As a basic matter of Constitutional, employment, and human rights law, no one can be forced to perform gender-affirming surgery in this country. The Thirteenth Amendment ended slavery. If your employer insists you perform gender-affirming surgery and you do not want to for any reason whatsoever, you can work somewhere else. If you have a sincerely-held religious belief that prevents you from performing gender-affirming surgery, and your employer decides that starting tomorrow you must perform gender-affirming surgery or you will be fired, you still don’t have to do it. If you get fired or demoted or your pay is cut or you get switched to a bad shift, you have tidy discrimination and retaliation claims against your employer.
So, let’s talk about the true emergency situation. You arrive via ambulance in the emergency department of Religious Organization Hospital (which religious organization cleaves unto an unchangeable gender binary). You are unable to move one side of your body, experiencing altered states of consciousness, and a loss of balance. Your biological gender is relevant for the administration of anesthesia for your emergency cranial surgery, and it is important to disclose the medications you take.
There are probably more reasons to disclose your biological gender and hormone therapy – I’m not a medical professional – but the disclosures must be tied to your care. You should not be forced to answer endlessly invasive questions about your genitalia or to show your genitalia to all and sundry. You should not be misgendered or referred to by offensive terms. Simply, you should be treated with the same dignity-preserving respect as every person receiving medical care.
Providing emergency medical care to a transgender person does offend any legitimate religious doctrine I can think of, and I have to question the faith of anyone who claims their religion prevents them from preserving life.
If you are being treated unfairly at work, in school, or by medical professionals because of your gender identity or sexual orientation, please contact our employment attorneys at Carey & Associates, P.C. at firstname.lastname@example.org.
In an often-quoted line from the hit TV series Dexter, actor Michael C. Hall, who plays the title character said: “There are no secrets in life; just hidden truths that lie beneath the surface.” For those of us involved in the resolution of employment claims on behalf of employees, this quote has special meaning. Beneath the surface of most employment settlement agreements lie the undisclosed facts that led to the conflict and which often result in the messy end of an employment relationship. Recently proposed legislation in California seeks to ensure that those “hidden truths” do not remain hidden.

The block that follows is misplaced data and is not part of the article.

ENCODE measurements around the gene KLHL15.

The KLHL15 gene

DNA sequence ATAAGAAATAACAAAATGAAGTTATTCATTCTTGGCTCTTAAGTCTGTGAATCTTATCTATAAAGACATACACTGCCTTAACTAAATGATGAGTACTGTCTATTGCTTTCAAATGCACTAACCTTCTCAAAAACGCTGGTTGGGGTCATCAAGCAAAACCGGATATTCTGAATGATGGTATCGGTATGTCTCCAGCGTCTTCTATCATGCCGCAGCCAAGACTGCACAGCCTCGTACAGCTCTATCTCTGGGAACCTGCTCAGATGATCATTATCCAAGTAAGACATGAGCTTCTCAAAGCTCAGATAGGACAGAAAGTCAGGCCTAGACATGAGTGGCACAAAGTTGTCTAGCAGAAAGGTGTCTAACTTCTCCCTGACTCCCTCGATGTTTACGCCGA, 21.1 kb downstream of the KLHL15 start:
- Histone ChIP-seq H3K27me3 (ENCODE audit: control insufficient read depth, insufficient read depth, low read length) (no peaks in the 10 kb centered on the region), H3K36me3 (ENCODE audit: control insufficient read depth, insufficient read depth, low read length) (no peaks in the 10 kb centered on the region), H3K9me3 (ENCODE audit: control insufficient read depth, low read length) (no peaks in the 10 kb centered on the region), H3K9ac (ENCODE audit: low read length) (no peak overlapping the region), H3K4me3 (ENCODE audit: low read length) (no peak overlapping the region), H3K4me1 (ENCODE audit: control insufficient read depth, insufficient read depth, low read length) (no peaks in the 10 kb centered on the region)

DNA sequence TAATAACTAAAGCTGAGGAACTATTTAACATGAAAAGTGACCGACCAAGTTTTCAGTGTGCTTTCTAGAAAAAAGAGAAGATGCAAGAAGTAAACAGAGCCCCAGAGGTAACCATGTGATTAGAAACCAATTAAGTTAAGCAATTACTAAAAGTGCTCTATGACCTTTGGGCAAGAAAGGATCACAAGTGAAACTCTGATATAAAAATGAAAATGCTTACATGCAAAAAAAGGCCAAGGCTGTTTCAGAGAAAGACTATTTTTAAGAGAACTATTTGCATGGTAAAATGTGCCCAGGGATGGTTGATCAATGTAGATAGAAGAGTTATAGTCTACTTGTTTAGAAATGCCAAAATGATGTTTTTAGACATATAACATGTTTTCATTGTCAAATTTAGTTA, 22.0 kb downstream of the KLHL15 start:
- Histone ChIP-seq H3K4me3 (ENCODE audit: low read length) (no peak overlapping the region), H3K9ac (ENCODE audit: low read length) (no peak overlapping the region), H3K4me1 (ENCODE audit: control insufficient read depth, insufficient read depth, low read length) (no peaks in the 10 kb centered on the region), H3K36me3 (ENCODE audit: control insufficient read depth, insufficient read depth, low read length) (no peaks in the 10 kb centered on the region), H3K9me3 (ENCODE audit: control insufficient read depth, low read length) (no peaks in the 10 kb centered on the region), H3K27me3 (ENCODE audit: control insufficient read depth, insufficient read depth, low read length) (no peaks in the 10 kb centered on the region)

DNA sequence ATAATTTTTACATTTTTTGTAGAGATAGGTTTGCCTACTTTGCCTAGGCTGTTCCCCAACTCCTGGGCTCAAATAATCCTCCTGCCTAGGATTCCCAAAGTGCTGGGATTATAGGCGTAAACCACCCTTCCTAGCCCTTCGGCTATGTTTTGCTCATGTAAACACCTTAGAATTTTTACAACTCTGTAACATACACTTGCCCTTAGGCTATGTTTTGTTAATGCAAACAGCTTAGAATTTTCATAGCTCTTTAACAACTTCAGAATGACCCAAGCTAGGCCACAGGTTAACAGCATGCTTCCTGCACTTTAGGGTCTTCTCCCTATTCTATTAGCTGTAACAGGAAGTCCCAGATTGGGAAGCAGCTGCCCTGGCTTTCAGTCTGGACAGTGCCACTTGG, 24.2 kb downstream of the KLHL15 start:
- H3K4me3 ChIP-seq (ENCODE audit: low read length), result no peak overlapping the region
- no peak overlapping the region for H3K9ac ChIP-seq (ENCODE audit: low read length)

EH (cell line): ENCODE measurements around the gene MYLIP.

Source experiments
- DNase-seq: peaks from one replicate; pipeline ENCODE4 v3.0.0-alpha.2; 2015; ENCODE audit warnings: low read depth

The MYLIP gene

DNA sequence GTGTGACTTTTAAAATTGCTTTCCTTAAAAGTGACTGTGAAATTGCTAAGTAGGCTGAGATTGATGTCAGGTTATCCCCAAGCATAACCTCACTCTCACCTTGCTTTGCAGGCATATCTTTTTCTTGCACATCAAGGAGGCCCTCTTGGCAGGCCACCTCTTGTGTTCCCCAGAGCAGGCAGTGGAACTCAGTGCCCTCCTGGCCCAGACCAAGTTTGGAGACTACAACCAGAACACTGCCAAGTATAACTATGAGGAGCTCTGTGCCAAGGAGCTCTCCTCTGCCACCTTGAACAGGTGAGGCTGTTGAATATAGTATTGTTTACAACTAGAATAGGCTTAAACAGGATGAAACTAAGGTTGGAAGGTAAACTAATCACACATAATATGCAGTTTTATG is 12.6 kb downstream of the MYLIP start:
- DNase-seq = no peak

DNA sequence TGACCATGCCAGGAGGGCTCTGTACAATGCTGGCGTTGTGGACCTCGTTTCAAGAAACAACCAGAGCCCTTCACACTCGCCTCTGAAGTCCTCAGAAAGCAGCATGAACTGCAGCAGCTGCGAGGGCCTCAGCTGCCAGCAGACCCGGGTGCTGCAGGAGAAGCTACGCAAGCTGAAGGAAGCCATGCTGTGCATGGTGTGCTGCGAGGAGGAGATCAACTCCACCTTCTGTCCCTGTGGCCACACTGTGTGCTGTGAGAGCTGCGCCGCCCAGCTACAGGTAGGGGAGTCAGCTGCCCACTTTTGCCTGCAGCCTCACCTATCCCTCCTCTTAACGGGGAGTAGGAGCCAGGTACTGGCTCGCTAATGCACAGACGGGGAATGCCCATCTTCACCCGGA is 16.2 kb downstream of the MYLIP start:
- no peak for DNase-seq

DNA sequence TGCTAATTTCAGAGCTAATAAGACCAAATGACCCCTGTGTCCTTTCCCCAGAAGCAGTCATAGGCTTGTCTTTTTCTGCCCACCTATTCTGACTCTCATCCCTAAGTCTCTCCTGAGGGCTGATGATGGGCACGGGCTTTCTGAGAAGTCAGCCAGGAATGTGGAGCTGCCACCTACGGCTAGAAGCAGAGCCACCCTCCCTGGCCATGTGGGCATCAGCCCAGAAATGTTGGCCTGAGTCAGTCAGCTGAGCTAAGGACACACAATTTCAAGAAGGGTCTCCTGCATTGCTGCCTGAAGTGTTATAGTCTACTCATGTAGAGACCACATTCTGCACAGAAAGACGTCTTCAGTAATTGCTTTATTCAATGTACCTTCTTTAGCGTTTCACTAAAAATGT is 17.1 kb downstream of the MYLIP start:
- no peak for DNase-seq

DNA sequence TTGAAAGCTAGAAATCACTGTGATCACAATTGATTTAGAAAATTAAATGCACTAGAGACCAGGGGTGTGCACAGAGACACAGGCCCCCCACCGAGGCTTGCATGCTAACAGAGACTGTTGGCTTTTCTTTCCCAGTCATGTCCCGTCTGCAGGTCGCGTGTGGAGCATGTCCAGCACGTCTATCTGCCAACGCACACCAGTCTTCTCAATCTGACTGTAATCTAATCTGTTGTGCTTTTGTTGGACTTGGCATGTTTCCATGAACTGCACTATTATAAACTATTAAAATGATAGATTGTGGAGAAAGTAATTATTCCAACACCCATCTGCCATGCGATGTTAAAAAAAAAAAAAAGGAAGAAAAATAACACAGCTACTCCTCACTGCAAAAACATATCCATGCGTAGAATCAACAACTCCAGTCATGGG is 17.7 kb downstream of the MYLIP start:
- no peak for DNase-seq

California Proposes New Law – Silence No More Act (SNM Act)
A new law proposed in California this week called the Silenced No More Act (SNM Act) is intended to prevent the enforcement of non-disclosure provisions in a wide variety of employment settlement agreements. The legislation, proposed by California State Senator Connie M. Leyva, will expand upon the 2018 STAND Act (Stand Together Against Non Disclosure) and will protect plaintiffs in cases of employment discrimination and harassment of all kinds who choose to speak out publicly about their experiences. Under the current provisions of the STAND Act, only plaintiffs in cases of gender discrimination or sexual harassment may avoid non-disclosure provisions. The new law will expand the STAND Act to prevent the use of non-disclosure provisions in employee severance agreements. Under the SNM Act, targets of discrimination based on race, national origin, religion, or gender identity will also now be free to ignore the contractual gag orders companies negotiate into their settlement agreements.
This legislation has been supported by employee rights groups in California including the California Employment Lawyer’s Association and the Equal Rights Advocates. The new laws are seen as an end to the days when employer misconduct can be hidden from public view. Workers who have been targeted with harassment and discrimination will be free to speak their truth publicly. The perpetrators of this type of misconduct can no longer hide behind the veil of secrecy provided by their company. Non-disclosure and non-disparagement agreements will no longer be used to silence employees. The hope is that the public disclosure of the details of these abusive work environments will prevent perpetrators from targeting other workers in the future.